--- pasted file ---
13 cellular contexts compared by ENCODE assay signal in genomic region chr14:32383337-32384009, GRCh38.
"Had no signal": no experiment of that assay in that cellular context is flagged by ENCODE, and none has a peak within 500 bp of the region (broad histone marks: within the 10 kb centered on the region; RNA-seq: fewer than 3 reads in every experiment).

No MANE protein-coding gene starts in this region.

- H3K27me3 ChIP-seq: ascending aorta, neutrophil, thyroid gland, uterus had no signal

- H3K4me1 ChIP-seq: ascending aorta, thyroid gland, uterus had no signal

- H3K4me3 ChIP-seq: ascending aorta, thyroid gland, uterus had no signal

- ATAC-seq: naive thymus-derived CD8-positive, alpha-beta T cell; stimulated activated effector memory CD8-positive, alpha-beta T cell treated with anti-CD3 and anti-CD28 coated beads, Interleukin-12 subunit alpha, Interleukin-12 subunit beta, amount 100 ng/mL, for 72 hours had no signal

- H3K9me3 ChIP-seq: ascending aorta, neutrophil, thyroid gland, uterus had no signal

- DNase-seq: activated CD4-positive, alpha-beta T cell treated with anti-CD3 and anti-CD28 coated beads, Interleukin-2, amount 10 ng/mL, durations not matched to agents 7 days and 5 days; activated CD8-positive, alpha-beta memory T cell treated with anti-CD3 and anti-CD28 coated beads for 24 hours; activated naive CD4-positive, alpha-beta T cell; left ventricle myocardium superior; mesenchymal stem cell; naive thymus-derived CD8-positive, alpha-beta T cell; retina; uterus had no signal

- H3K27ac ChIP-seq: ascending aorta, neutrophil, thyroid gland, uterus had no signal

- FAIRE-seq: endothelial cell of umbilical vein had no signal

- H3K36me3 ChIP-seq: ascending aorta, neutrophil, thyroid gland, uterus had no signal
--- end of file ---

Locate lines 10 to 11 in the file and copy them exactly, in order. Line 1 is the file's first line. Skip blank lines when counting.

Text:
- H3K27ac ChIP-seq: ascending aorta, neutrophil, thyroid gland, uterus had no signal

- FAIRE-seq: endothelial cell of umbilical vein had no signal